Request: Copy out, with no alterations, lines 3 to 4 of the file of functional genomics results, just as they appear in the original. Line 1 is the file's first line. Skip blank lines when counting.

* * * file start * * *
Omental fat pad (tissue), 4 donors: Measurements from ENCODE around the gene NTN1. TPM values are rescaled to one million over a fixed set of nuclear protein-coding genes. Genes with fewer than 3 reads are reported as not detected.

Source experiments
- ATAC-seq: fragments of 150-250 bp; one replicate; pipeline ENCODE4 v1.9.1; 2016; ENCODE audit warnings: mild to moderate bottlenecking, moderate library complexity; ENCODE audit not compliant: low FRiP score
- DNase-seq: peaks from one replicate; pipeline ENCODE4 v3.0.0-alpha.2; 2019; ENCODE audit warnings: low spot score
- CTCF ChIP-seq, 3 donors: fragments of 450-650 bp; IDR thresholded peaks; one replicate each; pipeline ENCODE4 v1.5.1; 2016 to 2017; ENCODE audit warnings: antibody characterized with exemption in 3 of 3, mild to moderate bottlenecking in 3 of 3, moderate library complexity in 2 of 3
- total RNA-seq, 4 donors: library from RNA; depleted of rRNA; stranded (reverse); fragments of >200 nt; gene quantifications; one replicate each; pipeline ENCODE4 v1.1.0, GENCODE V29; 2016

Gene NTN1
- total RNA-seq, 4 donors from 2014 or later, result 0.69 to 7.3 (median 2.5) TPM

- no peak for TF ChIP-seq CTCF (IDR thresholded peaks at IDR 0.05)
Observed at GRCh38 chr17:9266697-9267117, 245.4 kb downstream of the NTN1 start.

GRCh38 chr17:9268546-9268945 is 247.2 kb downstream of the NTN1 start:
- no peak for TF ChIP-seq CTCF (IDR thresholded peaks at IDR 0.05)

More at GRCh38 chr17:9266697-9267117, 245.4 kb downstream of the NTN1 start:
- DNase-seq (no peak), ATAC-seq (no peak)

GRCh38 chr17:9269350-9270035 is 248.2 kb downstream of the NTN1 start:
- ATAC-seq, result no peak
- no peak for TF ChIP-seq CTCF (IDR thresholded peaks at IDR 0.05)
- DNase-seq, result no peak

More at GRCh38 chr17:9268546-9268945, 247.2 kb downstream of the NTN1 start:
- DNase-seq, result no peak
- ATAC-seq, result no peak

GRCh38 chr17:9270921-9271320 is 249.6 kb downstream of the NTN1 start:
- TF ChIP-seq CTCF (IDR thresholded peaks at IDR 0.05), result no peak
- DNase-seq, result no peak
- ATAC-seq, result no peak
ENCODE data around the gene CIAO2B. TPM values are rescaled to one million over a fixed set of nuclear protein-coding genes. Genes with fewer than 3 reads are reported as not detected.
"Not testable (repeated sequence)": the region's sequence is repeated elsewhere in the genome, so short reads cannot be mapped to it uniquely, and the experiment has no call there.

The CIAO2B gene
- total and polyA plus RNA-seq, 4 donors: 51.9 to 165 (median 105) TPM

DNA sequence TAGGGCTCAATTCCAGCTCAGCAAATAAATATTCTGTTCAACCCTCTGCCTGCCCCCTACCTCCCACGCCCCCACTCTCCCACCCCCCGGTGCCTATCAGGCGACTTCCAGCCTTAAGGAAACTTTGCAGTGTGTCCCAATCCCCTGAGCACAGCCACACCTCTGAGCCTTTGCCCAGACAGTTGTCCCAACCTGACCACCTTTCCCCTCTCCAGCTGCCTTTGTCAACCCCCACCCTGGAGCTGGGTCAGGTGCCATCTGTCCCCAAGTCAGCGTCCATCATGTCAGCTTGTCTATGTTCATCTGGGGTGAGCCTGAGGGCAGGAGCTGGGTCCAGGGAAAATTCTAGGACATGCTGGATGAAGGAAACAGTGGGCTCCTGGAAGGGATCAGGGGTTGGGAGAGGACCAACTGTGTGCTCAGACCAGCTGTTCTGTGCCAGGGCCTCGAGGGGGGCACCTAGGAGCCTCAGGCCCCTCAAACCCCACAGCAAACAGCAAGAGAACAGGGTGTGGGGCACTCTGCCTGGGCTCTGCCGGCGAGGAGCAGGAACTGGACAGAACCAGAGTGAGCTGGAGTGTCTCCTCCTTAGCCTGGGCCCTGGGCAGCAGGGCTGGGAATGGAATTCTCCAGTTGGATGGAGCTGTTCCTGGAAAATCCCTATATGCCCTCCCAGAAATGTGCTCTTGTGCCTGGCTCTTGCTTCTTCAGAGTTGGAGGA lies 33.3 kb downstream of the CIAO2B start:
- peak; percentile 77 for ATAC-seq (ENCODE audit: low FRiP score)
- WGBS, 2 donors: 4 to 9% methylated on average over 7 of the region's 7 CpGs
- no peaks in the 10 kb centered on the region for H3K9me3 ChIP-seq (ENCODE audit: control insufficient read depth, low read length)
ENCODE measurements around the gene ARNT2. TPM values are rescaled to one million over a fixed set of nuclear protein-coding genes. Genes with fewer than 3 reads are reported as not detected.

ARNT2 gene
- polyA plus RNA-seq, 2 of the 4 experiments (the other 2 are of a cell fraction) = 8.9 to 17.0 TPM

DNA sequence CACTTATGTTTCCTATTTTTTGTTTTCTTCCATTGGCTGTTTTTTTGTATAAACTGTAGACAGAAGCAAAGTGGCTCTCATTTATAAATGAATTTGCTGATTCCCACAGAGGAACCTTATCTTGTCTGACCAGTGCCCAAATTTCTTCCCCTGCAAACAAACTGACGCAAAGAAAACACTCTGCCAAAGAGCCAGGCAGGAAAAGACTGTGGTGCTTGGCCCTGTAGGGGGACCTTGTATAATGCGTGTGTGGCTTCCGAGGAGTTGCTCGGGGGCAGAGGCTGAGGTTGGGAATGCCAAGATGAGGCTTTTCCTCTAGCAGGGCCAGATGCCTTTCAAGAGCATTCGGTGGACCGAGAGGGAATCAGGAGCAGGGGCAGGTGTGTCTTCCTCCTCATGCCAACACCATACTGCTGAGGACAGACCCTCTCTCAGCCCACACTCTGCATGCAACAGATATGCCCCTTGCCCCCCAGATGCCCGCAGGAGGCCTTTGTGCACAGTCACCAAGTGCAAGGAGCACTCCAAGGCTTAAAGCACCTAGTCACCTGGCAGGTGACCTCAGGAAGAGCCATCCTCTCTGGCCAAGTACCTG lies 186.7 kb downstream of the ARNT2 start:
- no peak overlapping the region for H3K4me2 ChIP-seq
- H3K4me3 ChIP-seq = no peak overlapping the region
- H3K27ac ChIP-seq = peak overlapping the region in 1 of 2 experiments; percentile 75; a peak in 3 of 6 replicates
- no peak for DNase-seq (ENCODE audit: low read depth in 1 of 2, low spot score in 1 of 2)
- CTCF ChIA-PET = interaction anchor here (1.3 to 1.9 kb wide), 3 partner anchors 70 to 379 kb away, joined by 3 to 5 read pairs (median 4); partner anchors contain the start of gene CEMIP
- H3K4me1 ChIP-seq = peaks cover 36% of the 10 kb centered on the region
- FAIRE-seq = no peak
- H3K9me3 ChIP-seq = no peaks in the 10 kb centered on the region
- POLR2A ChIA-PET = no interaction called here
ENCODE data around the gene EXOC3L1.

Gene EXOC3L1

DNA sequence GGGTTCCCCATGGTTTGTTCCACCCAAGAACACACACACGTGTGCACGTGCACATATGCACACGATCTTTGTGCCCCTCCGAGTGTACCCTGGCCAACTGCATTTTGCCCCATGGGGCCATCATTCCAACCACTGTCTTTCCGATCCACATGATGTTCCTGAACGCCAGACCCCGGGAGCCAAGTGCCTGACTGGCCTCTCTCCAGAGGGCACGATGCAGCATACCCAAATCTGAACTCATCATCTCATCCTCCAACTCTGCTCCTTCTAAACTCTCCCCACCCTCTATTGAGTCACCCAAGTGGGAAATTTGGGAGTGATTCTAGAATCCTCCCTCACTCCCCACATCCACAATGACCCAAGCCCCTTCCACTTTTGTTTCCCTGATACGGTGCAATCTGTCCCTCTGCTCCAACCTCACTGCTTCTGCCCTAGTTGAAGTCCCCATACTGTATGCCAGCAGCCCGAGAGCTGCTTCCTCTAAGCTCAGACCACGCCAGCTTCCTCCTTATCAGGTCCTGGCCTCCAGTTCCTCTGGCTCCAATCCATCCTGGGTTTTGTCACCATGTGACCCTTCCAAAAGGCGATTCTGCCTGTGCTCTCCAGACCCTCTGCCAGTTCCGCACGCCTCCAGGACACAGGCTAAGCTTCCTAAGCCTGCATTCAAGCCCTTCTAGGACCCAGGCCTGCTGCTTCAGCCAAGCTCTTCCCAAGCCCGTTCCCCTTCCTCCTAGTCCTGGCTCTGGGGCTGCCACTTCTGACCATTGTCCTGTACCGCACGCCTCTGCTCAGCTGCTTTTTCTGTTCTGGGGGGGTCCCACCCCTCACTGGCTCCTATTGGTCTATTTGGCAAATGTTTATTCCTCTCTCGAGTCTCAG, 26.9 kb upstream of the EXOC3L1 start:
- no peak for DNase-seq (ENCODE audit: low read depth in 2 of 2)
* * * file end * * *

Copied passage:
- ATAC-seq: fragments of 150-250 bp; one replicate; pipeline ENCODE4 v1.9.1; 2016; ENCODE audit warnings: mild to moderate bottlenecking, moderate library complexity; ENCODE audit not compliant: low FRiP score
- DNase-seq: peaks from one replicate; pipeline ENCODE4 v3.0.0-alpha.2; 2019; ENCODE audit warnings: low spot score